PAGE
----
Chondrodermatitis Nodularis Helicis

Key points

  • Chondrodermatitis nodularis helicis (CNH) is an uncommon, strikingly painful lesion on the helix or antihelix of the ear, which often appears as a crusted ulceration mimicking a cutaneous malignancy.
  • Diagnosis may be made by clinical exam and the symptom of pain, but biopsy of commonly performed to exclude cutaneous malignancies
  • Treatment is aimed at protecting the area with local measures, with a number of topical, intralesional, and ultimately surgical treatment approaches available


Chondrodermatitis nodularis helicis (CNH) (or chondrodermatitis nodularis chronica helicis) is a painful lesion on the outer ear that is markedly more common in men than women, with a ratio approaching 10:1. CNH tends to occur in older patients, typically in patients in their 50s, 60s, or 70s. While the overall incidence is unknown, CNH is likely more common than recognized in the literature, due to underreporting. CNH occurs as a very painful ulceration, which may be crusted, arising almost invariably on the helix or antihelix of the ear. Some CNH lesions may appear dome shaped or have a raised rim, which may appear inflamed and erythematous. Typical lesions are small, ranging from 3 to 10mm in size. The vast majority appear as ulcerations, frequently with a thick serous crust. CNH is almost always unilateral, and patients often note the lesions are present on the side of their head that they sleep on. Due to their clinical appearance, CNH lesions are often mistaken for non-melanoma skin cancers (either basal cell or squamous cell carcinomas). Unlike those cutaneous malignancies, CNH is a benign entity. Pain is a critical feature, as CNH is invariably symptomatic, though patients may note a variety of types of pain arising from their lesion.

The differential diagnosis is primarily non-melanoma skin cancers (basal and squamous cell carcinoma). Other entities to consider include solar (actinic) keratoses, cutaneous horns, verruca vulgaris (warts), gouty tophi, or other cutaneous malignancies.

A small skin biopsy is sometimes performed to confirm the diagnosis and exclude those common cutaneous malignancies. Histologically, CNH is defined by increased vasculature, often seen at the edges of the ulcer, with variable amounts of mixed inflammatory cells. Cartilage, when present, may appear degenerated.

The precise cause of CNH is unknown; most feel that the lesion results from repetitive pressure and trauma on an area of photo-damaged skin. While the etiology of CNH is unknown, many have speculated that this may be a form of localized tissue ischemia, either due to local vascular factors (arteriole narrowing), external pressure or trauma, or cold-induced vasospasm. Most patients to not recall a specific inciting trauma, but external factors likely play a role in the disease. It is suspected that minor trauma, such as sustained localized pressure from pillows, telephones, headsets, or other activities of daily living may be sufficient to incite CNH.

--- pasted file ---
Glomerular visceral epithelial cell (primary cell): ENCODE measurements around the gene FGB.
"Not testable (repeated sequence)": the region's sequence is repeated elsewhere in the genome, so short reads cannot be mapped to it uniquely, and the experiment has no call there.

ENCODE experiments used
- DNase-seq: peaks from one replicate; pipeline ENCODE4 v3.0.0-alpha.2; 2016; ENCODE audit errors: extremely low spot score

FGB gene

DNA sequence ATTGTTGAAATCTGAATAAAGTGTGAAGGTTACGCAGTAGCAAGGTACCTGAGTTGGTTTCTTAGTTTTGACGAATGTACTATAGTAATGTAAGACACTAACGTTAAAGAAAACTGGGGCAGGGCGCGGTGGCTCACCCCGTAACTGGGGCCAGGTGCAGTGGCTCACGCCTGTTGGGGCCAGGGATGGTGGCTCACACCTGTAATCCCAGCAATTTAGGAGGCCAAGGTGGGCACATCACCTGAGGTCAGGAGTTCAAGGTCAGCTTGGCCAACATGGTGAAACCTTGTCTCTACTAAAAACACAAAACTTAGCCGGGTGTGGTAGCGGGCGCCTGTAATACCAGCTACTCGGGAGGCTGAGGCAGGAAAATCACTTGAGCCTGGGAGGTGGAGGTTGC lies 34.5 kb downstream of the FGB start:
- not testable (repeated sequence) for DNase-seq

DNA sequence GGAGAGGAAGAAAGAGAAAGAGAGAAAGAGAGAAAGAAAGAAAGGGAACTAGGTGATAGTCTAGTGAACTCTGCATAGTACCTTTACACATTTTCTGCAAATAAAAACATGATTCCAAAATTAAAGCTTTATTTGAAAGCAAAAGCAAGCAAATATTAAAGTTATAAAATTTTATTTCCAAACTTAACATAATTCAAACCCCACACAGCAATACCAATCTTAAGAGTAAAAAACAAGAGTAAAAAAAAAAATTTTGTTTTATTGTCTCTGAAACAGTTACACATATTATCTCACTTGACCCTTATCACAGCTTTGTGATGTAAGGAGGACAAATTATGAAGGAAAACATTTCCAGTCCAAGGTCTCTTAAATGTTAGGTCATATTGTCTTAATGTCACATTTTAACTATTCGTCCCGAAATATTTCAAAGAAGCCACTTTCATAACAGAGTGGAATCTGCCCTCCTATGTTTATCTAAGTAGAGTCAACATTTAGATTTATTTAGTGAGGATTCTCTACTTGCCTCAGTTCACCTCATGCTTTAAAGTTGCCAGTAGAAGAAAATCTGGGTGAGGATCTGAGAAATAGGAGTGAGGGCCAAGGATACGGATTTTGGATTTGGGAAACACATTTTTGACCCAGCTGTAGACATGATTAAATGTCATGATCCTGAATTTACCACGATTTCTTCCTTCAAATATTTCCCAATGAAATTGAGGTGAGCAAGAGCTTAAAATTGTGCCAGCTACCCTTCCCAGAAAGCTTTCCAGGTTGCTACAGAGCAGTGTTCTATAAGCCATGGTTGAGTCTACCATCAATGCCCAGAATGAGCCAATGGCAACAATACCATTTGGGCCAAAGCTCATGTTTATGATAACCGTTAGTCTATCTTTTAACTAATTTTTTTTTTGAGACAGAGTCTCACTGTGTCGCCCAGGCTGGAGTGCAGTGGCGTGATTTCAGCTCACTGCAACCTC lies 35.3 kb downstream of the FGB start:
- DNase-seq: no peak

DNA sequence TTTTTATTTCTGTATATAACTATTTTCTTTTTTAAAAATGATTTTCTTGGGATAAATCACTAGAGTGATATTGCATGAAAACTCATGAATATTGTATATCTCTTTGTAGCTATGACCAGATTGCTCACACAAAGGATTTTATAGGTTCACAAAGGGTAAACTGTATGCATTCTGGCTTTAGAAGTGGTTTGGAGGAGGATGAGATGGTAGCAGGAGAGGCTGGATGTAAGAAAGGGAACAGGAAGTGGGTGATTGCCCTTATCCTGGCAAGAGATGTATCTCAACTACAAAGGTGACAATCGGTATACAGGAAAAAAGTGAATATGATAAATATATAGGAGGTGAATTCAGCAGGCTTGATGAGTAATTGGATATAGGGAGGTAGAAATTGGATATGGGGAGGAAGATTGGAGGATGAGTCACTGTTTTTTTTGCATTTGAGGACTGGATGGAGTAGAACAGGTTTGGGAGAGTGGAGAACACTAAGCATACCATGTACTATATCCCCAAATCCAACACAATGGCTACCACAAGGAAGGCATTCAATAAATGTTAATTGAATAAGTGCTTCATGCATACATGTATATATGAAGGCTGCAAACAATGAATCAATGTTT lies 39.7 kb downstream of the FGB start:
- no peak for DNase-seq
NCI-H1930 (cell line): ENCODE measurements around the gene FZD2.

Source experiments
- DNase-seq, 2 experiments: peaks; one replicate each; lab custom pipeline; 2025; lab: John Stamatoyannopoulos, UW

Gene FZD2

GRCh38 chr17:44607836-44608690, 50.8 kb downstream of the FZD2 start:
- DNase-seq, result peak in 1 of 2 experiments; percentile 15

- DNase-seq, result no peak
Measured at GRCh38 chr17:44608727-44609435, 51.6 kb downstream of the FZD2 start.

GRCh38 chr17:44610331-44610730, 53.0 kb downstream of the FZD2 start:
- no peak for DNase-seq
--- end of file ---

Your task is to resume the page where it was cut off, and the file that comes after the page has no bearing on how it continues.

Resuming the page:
Treatment is generally conservative, at least initially. Some patients will experience spontaneous improvement, however, it is more common that patients who seek physicians for this condition will experience persistent lesions if untreated, and most patients experience recurrences.

Initial therapy includes advising patients to avoid pressure to the area. Patients should use a soft pillow, including potentially a pillow with a gap for the ear or a pressure-offloading “doughnut.” They should avoid using telephones on that side and avoid headphones. There is limited data for a variety of local approaches, including light cryotherapy, topical corticosteroids, intralesional corticosteroids, or intralesional collagen/dermal fillers. Recently, topical nitroglycerin has been demonstrated to help some cases of CNH in a small study. Surgical options have long been the standard for recalcitrant cases. Certain lasers, typically ablative lasers, have been used. Curettage and electrodestruction has also been reported to help. In recurrent, refractory cases, surgical excision of the lesion and associated sub-ulcer cartilage is often very effective.